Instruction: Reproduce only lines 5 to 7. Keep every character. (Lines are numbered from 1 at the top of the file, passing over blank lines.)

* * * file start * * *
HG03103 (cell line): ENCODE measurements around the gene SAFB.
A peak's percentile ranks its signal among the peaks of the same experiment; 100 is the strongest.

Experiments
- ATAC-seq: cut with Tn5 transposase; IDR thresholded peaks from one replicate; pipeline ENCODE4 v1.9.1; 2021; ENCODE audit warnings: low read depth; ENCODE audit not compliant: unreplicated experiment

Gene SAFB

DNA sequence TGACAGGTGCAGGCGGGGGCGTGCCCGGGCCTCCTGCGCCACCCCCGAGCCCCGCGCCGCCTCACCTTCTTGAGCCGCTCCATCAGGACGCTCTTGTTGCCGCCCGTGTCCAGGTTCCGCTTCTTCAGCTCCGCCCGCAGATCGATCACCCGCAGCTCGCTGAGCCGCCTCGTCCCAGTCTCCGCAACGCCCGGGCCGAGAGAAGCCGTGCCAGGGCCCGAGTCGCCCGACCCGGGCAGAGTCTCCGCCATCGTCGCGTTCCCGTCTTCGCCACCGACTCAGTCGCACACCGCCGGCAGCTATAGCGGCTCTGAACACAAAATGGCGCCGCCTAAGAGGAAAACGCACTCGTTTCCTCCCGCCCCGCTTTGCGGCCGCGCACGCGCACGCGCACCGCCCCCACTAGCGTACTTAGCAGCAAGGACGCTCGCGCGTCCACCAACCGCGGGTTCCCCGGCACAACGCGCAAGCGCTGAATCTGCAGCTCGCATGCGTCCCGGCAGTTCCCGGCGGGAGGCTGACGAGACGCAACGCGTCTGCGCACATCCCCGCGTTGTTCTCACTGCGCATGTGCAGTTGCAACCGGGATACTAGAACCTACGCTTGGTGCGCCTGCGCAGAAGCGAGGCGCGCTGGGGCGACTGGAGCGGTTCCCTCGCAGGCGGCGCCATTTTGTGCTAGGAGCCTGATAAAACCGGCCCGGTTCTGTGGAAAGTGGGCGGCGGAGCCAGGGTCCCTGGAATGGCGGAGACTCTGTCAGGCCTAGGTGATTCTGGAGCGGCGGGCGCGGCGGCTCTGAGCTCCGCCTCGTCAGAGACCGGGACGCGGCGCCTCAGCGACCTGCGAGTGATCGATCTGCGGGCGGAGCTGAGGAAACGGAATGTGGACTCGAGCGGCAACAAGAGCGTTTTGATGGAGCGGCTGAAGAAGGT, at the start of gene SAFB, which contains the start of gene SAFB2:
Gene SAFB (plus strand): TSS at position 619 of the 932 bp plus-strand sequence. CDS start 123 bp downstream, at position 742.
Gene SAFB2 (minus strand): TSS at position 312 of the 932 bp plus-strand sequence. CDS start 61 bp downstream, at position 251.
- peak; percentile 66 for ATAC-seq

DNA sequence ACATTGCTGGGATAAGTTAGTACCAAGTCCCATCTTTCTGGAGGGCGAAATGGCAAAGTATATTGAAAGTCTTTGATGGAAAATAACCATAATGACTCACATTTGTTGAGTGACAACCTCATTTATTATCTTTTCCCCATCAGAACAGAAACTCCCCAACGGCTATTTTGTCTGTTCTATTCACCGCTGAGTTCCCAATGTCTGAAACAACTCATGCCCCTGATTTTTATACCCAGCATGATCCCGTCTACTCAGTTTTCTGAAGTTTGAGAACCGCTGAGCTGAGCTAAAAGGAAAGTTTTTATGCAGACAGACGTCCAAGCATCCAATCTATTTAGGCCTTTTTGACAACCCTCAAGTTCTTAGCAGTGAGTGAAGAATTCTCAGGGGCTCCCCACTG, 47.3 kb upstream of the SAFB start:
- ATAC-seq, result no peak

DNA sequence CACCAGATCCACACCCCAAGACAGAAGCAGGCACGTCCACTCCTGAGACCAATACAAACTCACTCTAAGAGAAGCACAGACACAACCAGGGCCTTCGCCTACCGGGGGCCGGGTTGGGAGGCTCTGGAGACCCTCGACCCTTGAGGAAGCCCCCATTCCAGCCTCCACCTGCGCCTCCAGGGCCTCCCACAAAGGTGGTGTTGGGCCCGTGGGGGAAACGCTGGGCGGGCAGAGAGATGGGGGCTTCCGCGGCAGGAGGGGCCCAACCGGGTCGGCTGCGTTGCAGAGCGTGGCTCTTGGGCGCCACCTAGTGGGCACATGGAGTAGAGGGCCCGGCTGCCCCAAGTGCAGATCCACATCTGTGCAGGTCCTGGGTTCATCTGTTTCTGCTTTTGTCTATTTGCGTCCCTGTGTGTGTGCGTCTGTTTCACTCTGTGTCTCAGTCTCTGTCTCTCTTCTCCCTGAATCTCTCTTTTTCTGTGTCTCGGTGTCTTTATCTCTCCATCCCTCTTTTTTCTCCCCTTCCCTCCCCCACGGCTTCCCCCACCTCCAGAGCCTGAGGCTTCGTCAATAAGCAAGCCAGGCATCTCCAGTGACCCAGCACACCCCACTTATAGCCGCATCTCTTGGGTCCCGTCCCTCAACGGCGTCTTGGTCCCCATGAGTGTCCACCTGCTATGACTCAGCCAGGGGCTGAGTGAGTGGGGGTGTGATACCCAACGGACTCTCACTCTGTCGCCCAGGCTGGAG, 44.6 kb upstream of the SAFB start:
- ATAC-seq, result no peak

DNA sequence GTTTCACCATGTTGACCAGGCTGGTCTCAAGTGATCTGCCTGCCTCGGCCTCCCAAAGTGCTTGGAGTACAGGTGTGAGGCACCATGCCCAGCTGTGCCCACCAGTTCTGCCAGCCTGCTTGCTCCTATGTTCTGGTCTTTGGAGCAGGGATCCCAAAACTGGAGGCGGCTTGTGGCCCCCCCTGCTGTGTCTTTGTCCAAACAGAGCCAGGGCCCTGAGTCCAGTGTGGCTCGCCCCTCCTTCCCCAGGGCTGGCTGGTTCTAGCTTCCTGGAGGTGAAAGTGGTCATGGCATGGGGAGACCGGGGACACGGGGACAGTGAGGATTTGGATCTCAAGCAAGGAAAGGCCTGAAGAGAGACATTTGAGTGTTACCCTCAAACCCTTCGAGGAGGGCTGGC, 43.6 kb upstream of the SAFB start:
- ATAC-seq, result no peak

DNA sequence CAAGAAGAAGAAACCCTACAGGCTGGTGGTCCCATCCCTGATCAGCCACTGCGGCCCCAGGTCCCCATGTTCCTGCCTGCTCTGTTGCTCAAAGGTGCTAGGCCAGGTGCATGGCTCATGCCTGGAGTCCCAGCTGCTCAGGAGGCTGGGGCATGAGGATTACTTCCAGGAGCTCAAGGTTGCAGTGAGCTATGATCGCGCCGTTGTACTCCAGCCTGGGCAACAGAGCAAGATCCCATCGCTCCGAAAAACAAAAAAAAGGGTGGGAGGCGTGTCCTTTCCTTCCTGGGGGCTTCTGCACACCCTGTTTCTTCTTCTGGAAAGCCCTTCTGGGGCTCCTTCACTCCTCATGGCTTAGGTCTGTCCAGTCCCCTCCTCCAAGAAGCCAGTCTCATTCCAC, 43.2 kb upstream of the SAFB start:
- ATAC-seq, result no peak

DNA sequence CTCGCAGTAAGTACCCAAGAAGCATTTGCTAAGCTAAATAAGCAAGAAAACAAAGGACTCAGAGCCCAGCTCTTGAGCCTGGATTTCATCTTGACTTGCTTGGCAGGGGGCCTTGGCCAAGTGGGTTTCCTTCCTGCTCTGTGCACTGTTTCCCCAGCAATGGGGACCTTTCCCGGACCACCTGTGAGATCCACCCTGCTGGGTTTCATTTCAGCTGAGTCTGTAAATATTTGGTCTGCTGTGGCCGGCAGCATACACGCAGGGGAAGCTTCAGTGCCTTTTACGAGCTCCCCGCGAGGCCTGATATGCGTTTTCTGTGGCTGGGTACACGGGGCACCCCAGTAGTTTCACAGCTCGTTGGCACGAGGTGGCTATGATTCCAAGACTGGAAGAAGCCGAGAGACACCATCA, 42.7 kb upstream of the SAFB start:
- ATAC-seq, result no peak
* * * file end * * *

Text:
Gene SAFB

DNA sequence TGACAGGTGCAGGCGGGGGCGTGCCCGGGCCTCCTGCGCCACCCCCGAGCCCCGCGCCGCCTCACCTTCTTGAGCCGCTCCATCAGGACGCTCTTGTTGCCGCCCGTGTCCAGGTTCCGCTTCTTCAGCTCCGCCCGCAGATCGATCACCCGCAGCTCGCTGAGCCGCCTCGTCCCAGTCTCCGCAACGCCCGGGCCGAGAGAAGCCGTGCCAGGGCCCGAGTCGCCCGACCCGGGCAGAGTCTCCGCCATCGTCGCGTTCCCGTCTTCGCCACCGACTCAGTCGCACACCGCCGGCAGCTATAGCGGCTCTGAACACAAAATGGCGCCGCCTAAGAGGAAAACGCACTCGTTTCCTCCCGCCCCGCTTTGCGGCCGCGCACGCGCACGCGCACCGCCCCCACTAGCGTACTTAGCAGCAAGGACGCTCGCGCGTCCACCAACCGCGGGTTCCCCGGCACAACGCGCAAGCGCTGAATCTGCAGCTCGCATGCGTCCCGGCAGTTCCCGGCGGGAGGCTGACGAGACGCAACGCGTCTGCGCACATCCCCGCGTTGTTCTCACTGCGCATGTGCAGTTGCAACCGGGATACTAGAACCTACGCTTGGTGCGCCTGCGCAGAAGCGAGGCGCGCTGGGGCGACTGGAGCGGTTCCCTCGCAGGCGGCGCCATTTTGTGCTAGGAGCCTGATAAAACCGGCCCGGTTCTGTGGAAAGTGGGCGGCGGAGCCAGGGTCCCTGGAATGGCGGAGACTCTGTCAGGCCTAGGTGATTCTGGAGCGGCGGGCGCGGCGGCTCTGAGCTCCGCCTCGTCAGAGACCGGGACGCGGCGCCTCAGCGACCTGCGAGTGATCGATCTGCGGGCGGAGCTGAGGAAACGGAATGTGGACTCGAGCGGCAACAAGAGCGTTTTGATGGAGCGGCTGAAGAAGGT, at the start of gene SAFB, which contains the start of gene SAFB2:
Gene SAFB (plus strand): TSS at position 619 of the 932 bp plus-strand sequence. CDS start 123 bp downstream, at position 742.